GasserUNICEFreport“Both the Convention as a social innovation and the Web as a technical innovation have had transformative impacts and made the world a better place,” wrote Urs Gasser, executive director of Harvard’s Berkman Center for Internet & Society in a UNICEF publication, “Taking Children Seriously” this fall – though, he adds, there is certainly a lot of work to do to close digital access and literacy gaps and ensure that children’s digital rights are upheld planet-wide.

A global consciousness + efficacy

The invention and the convention are inextricably connected, especially for our children, the people who are inheriting and preparing to run this shrinking networked world. Growing up with the global consciousness that a global network affords is now a given, but it won’t ensure safe, ethical, effective citizenship or stewardship of this planet without the rights enshrined in the convention. Our children’s digital rights are where the 25-year-old invention and convention intersect, and they must be informed of, not just afforded, their digital rights of… Read more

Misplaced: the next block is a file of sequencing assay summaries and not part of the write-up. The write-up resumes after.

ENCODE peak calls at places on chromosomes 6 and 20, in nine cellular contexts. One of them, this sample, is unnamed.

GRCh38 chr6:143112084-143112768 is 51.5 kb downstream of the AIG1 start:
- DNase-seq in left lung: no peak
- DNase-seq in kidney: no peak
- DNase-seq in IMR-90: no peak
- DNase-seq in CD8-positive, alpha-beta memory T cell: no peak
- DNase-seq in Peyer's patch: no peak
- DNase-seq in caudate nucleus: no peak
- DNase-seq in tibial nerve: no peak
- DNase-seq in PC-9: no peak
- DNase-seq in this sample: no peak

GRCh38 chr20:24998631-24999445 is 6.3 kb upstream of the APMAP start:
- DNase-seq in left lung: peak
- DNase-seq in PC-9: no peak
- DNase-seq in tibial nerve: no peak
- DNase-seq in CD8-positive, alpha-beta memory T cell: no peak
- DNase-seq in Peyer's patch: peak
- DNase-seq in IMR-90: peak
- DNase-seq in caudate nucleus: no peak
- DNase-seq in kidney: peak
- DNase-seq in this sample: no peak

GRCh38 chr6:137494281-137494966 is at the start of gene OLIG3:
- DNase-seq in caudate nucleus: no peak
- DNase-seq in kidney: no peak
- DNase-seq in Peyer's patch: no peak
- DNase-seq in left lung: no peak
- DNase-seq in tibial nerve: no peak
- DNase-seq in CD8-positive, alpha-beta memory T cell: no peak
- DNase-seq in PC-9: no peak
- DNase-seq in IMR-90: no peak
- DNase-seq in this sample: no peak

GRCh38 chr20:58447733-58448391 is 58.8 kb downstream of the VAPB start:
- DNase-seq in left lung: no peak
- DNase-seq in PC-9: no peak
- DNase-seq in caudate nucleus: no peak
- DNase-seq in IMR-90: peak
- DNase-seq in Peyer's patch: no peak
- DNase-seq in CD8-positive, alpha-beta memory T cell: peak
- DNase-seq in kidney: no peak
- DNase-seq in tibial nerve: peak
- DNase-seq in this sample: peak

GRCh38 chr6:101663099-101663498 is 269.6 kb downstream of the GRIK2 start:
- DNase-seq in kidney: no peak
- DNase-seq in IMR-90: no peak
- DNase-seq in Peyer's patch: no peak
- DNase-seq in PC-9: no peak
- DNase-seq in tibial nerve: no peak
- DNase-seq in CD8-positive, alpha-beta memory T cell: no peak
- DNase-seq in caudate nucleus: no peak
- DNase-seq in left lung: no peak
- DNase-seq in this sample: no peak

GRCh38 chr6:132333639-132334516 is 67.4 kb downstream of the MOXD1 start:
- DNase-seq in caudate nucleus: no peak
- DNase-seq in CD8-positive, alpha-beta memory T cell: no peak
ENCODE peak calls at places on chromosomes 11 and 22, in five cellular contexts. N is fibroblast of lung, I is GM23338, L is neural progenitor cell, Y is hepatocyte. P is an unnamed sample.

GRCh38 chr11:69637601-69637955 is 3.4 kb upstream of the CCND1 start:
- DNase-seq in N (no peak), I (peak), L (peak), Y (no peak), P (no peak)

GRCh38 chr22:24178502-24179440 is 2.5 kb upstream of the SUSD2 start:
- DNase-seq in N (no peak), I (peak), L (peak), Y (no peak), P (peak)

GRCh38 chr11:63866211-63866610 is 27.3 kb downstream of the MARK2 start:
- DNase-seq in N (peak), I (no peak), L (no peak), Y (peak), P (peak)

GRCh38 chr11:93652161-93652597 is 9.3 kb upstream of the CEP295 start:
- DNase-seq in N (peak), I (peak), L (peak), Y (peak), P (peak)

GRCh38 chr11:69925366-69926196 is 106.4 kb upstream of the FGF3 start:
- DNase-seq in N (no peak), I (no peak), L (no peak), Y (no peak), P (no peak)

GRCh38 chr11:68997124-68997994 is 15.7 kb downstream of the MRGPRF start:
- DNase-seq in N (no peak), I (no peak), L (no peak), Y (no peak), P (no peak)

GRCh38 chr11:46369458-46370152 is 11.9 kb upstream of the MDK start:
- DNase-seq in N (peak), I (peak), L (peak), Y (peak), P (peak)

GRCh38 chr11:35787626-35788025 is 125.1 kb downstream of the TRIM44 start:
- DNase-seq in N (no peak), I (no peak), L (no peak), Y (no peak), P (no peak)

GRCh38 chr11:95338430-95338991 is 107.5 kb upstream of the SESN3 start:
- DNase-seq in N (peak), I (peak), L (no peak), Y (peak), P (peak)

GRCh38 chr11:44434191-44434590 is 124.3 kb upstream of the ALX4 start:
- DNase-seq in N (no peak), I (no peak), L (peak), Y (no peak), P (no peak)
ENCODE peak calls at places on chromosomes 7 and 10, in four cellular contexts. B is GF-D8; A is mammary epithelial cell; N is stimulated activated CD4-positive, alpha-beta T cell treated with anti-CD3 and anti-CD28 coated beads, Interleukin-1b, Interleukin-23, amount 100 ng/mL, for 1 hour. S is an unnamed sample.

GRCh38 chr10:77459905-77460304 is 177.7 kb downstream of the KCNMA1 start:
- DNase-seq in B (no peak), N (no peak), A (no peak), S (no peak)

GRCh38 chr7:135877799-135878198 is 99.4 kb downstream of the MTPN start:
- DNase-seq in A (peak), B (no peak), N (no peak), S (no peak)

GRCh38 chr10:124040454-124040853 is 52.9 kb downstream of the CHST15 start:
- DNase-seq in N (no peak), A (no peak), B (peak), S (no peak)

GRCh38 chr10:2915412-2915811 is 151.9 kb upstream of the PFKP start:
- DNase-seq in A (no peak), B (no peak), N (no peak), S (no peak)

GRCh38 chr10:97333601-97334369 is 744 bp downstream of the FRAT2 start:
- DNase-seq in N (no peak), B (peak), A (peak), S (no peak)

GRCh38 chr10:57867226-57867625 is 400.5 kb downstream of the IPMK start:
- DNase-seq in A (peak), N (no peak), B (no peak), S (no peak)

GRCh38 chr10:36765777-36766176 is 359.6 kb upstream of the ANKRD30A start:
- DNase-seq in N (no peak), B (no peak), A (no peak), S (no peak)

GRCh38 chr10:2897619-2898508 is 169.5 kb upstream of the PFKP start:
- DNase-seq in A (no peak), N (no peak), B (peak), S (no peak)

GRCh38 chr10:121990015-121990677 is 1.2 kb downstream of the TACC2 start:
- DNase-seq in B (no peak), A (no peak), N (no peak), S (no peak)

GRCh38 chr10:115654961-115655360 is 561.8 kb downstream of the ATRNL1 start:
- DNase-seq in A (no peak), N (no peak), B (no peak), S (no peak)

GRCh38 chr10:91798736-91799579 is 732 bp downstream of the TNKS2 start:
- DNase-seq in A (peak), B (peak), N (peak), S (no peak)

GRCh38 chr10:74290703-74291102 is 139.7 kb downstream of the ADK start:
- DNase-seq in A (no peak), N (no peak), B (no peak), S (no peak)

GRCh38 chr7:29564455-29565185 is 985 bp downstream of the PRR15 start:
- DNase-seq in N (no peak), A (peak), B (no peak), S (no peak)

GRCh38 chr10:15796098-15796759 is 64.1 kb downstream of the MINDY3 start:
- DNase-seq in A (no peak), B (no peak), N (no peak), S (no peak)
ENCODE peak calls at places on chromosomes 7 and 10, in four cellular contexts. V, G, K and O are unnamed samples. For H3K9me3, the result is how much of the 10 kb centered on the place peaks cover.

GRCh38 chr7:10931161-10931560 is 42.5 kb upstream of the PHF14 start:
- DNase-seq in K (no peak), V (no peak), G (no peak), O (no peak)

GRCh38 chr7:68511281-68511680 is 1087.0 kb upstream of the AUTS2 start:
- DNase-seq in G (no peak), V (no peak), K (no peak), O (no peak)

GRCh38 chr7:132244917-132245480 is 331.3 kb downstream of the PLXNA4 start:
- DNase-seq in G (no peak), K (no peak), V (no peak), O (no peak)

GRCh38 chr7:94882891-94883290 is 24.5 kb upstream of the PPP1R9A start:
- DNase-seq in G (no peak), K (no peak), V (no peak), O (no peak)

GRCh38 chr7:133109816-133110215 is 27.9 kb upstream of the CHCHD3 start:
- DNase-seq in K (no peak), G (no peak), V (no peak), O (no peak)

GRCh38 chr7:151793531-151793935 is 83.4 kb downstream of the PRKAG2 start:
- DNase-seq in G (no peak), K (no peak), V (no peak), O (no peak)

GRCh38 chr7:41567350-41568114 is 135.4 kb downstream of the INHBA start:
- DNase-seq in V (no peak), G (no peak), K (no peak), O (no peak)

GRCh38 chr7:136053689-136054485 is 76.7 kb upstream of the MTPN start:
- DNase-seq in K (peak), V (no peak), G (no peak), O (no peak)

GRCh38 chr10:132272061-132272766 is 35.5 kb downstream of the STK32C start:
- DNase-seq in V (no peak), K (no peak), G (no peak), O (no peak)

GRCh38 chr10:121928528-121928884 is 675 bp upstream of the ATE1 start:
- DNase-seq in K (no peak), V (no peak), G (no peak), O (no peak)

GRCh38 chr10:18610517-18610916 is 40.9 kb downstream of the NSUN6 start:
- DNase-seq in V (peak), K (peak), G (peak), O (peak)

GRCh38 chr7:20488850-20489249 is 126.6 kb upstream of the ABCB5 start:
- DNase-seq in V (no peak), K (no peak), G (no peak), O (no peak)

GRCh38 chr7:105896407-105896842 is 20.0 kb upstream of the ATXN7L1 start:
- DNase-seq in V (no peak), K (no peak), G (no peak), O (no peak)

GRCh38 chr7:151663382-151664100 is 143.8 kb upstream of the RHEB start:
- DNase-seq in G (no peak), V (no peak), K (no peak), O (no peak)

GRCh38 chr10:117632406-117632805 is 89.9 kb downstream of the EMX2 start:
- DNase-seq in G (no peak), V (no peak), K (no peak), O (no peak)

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An app for teens that promotes (& gets) positivity

letlogoLast spring I asked, “Will safety ever be baked in to social apps?” Well, it’s actually starting to be. Let is a perfect example. A social app (mostly on Apple’s iOS phones) with an overwhelmingly teen-aged user base that launched last March, its L.A.- and Marseilles-based creators seem to have grown a digital community in which teens and young adults, mostly girls, feel safe and help each other thrive.

For example…Let_1000_stars